When mass layoffs ensue, creativity sparks for Philadelphia residents

Residents all over Philadelphia have been using much of their newfound free time to create art - many for the first time.

Frank Chappell making colors for a new painting.

Prior to the COVID-19 pandemic, South Philly resident Cassie Jones worked as a part-time manager at Painting With a Twist in Center City, a popular destination for parties and girls nights out where patrons can learn to paint while sipping wine. She also had a part-time job as a special events coordinator for Warehouse on Watts, an event space in West Poplar.

In March, she was furloughed from both jobs. But unlike most furloughed workers, she has no plans to go back once the pandemic is over. 

“I’ve actually made more money now outside of my normal jobs,” she said, “and I get to stay home with my dogs who are so happy.”

That’s because ever since Jones was let go from her jobs, she made a point to try to make ends meet financially by working on her art. Jones, a graduate of the Savannah College of Art and Design, has been making facemasks, digital drawings, decorative eggs, patch art and sticker art. She’s been selling a lot of it on her Etsy page, but not all of it. 

“I don’t want to say that everything I do is for sale,” she said. “A lot of the stuff is to encourage other people to make stuff themselves.”

The Etsy page isn’t new. She’s always used it to sell homemade crafts in her free time, but she’s doing it a lot more now. Sales have actually increased, despite the pandemic. 

Cassie Jones’s popular Jawn patch.

“My jawn patch is popular,” she said, referring to a patch design she created emblazoned with the quintessential form of Philly patois in vintage Phillies typeface. “I’ve probably sold 20 of them over the last two weeks. Usually my Etsy page just sits there, and I only sell a couple of things a month.”

As it turns out, Jones is not unique. Residents all over Philadelphia have been using much of their newfound free time to create art – many for the first time.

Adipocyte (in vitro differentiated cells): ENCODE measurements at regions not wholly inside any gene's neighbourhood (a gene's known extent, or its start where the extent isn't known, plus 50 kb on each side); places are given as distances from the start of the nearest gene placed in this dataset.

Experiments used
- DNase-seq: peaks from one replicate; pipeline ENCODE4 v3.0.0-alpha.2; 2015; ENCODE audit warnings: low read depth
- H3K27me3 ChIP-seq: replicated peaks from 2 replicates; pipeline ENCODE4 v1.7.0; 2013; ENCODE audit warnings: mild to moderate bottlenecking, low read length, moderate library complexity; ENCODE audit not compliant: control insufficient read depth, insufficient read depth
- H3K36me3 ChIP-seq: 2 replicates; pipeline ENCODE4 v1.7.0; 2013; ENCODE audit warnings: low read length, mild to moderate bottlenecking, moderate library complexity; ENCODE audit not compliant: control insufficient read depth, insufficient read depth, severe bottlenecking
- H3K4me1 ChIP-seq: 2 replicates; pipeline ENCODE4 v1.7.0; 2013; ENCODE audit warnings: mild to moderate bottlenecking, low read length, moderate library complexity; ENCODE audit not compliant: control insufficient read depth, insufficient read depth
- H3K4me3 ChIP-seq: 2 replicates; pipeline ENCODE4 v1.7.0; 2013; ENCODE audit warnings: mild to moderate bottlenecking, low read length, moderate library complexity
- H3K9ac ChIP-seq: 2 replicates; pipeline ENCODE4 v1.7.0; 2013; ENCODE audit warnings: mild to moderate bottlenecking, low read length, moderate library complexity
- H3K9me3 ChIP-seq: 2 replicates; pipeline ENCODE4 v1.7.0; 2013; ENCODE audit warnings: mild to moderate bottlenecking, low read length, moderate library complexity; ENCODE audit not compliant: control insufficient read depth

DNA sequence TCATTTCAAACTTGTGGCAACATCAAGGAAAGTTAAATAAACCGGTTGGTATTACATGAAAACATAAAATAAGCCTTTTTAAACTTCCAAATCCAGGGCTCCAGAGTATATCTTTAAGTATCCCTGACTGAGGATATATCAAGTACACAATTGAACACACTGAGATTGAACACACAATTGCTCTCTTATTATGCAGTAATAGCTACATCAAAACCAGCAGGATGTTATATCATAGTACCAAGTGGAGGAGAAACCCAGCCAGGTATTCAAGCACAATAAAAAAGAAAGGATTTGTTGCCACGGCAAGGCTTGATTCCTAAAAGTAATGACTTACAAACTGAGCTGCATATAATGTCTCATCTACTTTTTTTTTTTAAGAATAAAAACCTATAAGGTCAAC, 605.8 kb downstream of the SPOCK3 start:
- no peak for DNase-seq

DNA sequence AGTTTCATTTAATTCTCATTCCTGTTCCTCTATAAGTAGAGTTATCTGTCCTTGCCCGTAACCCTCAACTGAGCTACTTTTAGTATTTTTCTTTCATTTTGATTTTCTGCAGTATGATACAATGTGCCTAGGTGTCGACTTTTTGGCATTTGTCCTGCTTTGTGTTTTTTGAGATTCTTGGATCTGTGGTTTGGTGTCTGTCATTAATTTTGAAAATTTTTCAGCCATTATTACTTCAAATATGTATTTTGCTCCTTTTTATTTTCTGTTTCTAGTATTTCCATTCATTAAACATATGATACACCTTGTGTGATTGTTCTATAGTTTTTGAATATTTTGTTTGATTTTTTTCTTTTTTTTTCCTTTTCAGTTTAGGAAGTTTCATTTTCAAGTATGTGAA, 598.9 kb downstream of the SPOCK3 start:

“I have been productive,” said Fishtown resident Rachel Taylor, who, after being laid off from her administrative position at a real estate company, decided to write her first novel. “I decided to put no less than four hours a day towards it.”

Her novel is about a Philadelphia-based journalist who discovers somebody from her past while researching and reporting on the city’s opioid crisis. She’s 12 chapters in. 

“I’m already so far ahead with this that I would love to have it done by the fall,” said Taylor, whose only other published work is a 141-page novella entitled Nothing Left to Lose. “If [getting laid off] hadn’t happened – I have no idea how long it would take me.”

Taylor’s seen lots of people take up new skills with their newfound free time, including her husband, who’s teaching himself how to play the guitar, and her brother.

“My brother built a bar,” she said. “He’s never done any carpentry work in his entire life and he built a bar.”

Hoagie the Pig by Beth Heaney.

Beth Heaney, who resides in the Italian Market, is writing and illustrating a children’s book after being furloughed from her sales job at the National Museum of American Jewish History. The book is called Animal Guides of Philadelphia, and it consists of animal “mascots” she created to represent certain Philadelphia neighborhoods, including a pig for Hog Island (she named the pig “Hoagie”) or an eagle for Center City (the eagle was chosen in honor of the Wanamaker Eagle inside Macy’s).